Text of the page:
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Italian Grand Prix 2017: The RealSport Preview

As F1 moves from one iconic circuit to another, RealSport is here to bring you the main talking points as we build up to the Italian Grand Prix.


Can Ferrari strike back on home soil?

Despite losing to Lewis Hamilton’s Mercedes last Sunday, Ferrari must surely feel encouraged by their race performance. Sebastian Vettel was all over the back of Hamilton, not only at the start, but also at the restart as well, and his ability to keep up with the Mercedes over the entire race distance suggested he was in the faster car. Likewise, Raikkonen showed good pace to pass and then keep Bottas comfortably behind before a 5-second penalty ended his charge for the podium.

We’ve seen so far in 2017 just how difficult it is to pass on track, and Hamilton made the most of this in Belgium, making his car very wide when it needed to be to keep his championship rival behind. It is therefore crucial to Ferrari, and their drivers’ and constructors’ title challenges this year, that they can begin to outqualify Mercedes more often than they have been so far this year, where as things stand Mercedes have 8 poles to Ferrari’s 3.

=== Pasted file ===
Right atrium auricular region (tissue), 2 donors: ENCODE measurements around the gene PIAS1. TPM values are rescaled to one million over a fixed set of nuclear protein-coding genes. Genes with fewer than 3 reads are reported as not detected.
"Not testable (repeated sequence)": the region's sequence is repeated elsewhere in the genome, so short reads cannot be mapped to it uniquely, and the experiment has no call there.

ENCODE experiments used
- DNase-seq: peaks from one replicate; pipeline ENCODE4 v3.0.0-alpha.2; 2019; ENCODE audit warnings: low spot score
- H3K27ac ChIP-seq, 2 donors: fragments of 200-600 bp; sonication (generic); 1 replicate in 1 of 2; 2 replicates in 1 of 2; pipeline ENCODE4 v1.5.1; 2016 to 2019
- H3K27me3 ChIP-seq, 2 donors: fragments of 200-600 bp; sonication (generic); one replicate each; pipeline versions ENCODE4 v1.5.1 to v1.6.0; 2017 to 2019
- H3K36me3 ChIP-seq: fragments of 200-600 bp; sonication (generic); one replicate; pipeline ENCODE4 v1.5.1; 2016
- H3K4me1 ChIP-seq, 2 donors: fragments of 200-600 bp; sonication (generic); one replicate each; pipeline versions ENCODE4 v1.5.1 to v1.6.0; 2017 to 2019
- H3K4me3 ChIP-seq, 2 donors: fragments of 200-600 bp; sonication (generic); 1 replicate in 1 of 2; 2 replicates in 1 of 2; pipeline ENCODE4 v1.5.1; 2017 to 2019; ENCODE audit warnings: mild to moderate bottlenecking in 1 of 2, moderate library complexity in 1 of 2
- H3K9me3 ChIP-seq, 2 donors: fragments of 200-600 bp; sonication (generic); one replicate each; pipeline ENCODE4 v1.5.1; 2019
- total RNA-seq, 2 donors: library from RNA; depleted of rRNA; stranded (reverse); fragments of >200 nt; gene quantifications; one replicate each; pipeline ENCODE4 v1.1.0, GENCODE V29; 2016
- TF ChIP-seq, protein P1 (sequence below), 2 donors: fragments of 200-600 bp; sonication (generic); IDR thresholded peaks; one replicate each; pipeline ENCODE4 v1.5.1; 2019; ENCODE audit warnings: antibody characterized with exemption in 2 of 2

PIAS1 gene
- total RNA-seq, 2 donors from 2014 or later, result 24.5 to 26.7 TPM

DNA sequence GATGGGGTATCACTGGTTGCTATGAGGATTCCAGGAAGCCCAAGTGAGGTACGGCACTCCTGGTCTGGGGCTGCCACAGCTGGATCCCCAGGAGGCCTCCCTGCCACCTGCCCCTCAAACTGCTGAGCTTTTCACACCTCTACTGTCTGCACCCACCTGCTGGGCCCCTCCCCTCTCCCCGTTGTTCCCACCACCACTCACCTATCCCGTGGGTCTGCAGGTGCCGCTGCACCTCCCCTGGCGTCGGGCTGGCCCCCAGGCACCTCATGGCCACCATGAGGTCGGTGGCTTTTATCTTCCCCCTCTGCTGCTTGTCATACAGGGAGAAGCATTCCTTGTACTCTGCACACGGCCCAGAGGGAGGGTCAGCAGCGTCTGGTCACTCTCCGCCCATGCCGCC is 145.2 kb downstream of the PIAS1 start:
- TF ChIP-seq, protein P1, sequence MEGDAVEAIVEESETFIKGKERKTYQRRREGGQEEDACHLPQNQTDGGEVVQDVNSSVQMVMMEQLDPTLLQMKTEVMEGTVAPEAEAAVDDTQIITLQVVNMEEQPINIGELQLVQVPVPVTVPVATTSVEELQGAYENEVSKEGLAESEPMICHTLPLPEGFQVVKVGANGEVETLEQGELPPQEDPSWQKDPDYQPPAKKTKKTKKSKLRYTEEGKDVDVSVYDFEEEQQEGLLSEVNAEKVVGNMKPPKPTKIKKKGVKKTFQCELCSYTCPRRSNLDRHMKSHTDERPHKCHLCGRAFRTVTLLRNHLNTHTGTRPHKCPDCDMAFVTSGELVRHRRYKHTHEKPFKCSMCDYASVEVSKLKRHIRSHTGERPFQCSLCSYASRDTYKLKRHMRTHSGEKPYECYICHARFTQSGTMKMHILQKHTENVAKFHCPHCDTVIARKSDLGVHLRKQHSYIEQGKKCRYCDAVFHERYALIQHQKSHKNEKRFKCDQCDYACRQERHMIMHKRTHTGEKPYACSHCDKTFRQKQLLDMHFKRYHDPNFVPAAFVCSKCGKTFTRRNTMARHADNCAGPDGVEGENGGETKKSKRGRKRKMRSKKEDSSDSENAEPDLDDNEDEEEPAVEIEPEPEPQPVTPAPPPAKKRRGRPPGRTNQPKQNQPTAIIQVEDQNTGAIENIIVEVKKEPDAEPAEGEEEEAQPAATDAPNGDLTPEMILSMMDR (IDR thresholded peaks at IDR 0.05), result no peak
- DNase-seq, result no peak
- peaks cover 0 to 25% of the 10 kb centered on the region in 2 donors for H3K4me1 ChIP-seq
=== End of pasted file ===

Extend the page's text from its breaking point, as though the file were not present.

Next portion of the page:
The first test of this will be on home soil this weekend at Monza, and Ferrari are sounding confident, with Vettel believing that the team have no circuit to fear for the rest of the year. Whether this extends to qualifying at a circuit where the raw power of the Mercedes engine will no doubt come into play remains to be seen, but Ferrari’s performance through slow speed corners, which punctuate Monza’s straights, will give them cause for optimism.

One thing is for sure: if Ferrari can begin to show superior pace on Saturdays, and with Vettel’s stellar record across the races that make up the second half of the season, Lewis Hamilton could have a very difficult job stopping the championship going to Maranello for the first time in a decade.